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Orthopedic Surgery for Friedreich Ataxia Follow-up

  • Author: Stephen Kishner, MD, MHA; Chief Editor: Harris Gellman, MD  more...
Updated: Jun 05, 2013


Prenatal testing is clinically available for couples at a 25% risk of having a child with FA and in whom both disease-causing mutations are known.[30] DNA extracted from cells obtained from amniocentesis at 16-18 weeks of gestation or chorionic villus sampling at 9-11 weeks of gestation can be analyzed.



Potential complications include the following:

  • Cardiac arrhythmias, angina, heart failure
  • Respiratory failure
  • Dysphagia


The rate of progression of FA is variable. The mean age of loss of ambulation is 25 years. Death usually occurs in the middle of the fourth decade of life. However, survival into the sixth and seventh decades of life has been documented. Death often is related to cardiomyopathy and diabetes, but aspiration pneumonia due to dysphagia also may shorten the lifespan of patients with FA.


Patient Education

Patients and their parents must be provided with information on the nature, inheritance, and implications of the genetic disorder to help them make informed medical and personal decisions.

FA is inherited in an autosomal recessive manner. Parents of a child diagnosed with FA are both obligate carriers of an FXN gene mutation. Siblings of patients with FA have a 25% risk of being affected. Offspring of patients with FA all inherit one mutant allele from the affected parent. However, these children only have a risk of being affected if the unaffected parent is a carrier of a mutation in the FXN gene. The carrier status of the unaffected parent can be determined by DNA testing.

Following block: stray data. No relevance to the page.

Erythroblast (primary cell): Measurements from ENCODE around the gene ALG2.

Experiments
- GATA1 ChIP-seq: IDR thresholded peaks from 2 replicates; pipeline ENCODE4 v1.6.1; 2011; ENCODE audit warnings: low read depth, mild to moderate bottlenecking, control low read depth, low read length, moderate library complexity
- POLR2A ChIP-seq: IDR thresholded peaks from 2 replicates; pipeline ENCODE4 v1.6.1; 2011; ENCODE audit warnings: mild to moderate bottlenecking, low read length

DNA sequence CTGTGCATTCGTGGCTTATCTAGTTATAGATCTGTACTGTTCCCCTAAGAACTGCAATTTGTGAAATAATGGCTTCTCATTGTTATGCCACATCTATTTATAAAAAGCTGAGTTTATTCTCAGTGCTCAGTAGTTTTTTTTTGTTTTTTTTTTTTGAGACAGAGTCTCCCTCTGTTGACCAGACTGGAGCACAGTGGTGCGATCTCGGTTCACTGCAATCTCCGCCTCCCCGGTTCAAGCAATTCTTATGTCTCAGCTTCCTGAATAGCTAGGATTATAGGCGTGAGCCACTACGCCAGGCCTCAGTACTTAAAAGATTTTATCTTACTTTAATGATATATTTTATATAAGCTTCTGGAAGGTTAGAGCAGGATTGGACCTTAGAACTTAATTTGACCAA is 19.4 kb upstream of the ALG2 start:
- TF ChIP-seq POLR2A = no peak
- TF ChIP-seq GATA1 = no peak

Patients should be instructed as to the importance of maintaining an active lifestyle.

Contributor Information and Disclosures

Stephen Kishner, MD, MHA Professor of Clinical Medicine, Physical Medicine and Rehabilitation Residency Program Director, Louisiana State University School of Medicine in New Orleans

Stephen Kishner, MD, MHA is a member of the following medical societies: American Academy of Physical Medicine and Rehabilitation, American Association of Neuromuscular and Electrodiagnostic Medicine

Disclosure: Nothing to disclose.

Specialty Editor Board

Francisco Talavera, PharmD, PhD Adjunct Assistant Professor, University of Nebraska Medical Center College of Pharmacy; Editor-in-Chief, Medscape Drug Reference

Disclosure: Received salary from Medscape for employment. for: Medscape.

Paul E Di Cesare, MD 

Paul E Di Cesare, MD is a member of the following medical societies: American Academy of Orthopaedic Surgeons, American College of Surgeons

Disclosure: Nothing to disclose.

Chief Editor

Harris Gellman, MD Consulting Surgeon, Broward Hand Center; Voluntary Clinical Professor of Orthopedic Surgery and Plastic Surgery, Departments of Orthopedic Surgery and Surgery, University of Miami, Leonard M Miller School of Medicine, Clinical Professor, Surgery, Nova Southeastern School of Medicine

Harris Gellman, MD is a member of the following medical societies: American Academy of Medical Acupuncture, American Academy of Orthopaedic Surgeons, American Orthopaedic Association, American Society for Surgery of the Hand, Arkansas Medical Society

Disclosure: Nothing to disclose.

Additional Contributors

Jegan Krishnan, MBBS, FRACS, PhD Professor, Chair, Department of Orthopedic Surgery, Flinders University of South Australia; Senior Clinical Director of Orthopedic Surgery, Repatriation General Hospital; Private Practice, Orthopaedics SA, Flinders Private Hospital

Jegan Krishnan, MBBS, FRACS, PhD is a member of the following medical societies: Australian Medical Association, Australian Orthopaedic Association, Royal Australasian College of Surgeons

Disclosure: Nothing to disclose.


Natalya V Bulaeva, MD, PhD, and John Baker, MD, are gratefully acknowledged for their contributions to this article.

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